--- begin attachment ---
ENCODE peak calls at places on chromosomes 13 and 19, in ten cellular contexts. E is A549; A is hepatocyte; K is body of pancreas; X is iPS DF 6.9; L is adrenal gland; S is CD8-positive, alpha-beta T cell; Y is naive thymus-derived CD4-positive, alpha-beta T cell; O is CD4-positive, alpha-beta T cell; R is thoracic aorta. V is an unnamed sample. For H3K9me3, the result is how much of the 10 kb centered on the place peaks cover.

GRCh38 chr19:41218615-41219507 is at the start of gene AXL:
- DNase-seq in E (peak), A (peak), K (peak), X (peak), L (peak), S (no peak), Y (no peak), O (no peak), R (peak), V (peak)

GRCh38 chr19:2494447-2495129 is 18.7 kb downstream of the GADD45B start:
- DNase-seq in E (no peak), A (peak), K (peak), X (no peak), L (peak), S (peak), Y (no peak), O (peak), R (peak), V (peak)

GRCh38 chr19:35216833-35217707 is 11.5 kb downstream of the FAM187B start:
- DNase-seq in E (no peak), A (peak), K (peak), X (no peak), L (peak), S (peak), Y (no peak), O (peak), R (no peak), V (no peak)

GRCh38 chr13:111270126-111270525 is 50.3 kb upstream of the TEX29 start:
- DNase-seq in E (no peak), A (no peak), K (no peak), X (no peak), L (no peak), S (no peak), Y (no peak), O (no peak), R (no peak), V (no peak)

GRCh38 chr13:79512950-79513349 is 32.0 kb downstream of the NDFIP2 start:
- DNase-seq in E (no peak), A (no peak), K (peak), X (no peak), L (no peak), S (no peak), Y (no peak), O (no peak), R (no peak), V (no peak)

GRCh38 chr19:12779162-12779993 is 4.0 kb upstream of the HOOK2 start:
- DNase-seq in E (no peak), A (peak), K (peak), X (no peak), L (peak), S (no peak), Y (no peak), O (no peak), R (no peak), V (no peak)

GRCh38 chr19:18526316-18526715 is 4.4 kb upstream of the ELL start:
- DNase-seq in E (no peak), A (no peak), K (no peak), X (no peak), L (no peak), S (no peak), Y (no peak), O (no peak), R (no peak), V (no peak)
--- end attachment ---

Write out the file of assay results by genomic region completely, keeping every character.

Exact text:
ENCODE peak calls at places on chromosomes 13 and 19, in ten cellular contexts. E is A549; A is hepatocyte; K is body of pancreas; X is iPS DF 6.9; L is adrenal gland; S is CD8-positive, alpha-beta T cell; Y is naive thymus-derived CD4-positive, alpha-beta T cell; O is CD4-positive, alpha-beta T cell; R is thoracic aorta. V is an unnamed sample. For H3K9me3, the result is how much of the 10 kb centered on the place peaks cover.

GRCh38 chr19:41218615-41219507 is at the start of gene AXL:
- DNase-seq in E (peak), A (peak), K (peak), X (peak), L (peak), S (no peak), Y (no peak), O (no peak), R (peak), V (peak)

GRCh38 chr19:2494447-2495129 is 18.7 kb downstream of the GADD45B start:
- DNase-seq in E (no peak), A (peak), K (peak), X (no peak), L (peak), S (peak), Y (no peak), O (peak), R (peak), V (peak)

GRCh38 chr19:35216833-35217707 is 11.5 kb downstream of the FAM187B start:
- DNase-seq in E (no peak), A (peak), K (peak), X (no peak), L (peak), S (peak), Y (no peak), O (peak), R (no peak), V (no peak)

GRCh38 chr13:111270126-111270525 is 50.3 kb upstream of the TEX29 start:
- DNase-seq in E (no peak), A (no peak), K (no peak), X (no peak), L (no peak), S (no peak), Y (no peak), O (no peak), R (no peak), V (no peak)

GRCh38 chr13:79512950-79513349 is 32.0 kb downstream of the NDFIP2 start:
- DNase-seq in E (no peak), A (no peak), K (peak), X (no peak), L (no peak), S (no peak), Y (no peak), O (no peak), R (no peak), V (no peak)

GRCh38 chr19:12779162-12779993 is 4.0 kb upstream of the HOOK2 start:
- DNase-seq in E (no peak), A (peak), K (peak), X (no peak), L (peak), S (no peak), Y (no peak), O (no peak), R (no peak), V (no peak)

GRCh38 chr19:18526316-18526715 is 4.4 kb upstream of the ELL start:
- DNase-seq in E (no peak), A (no peak), K (no peak), X (no peak), L (no peak), S (no peak), Y (no peak), O (no peak), R (no peak), V (no peak)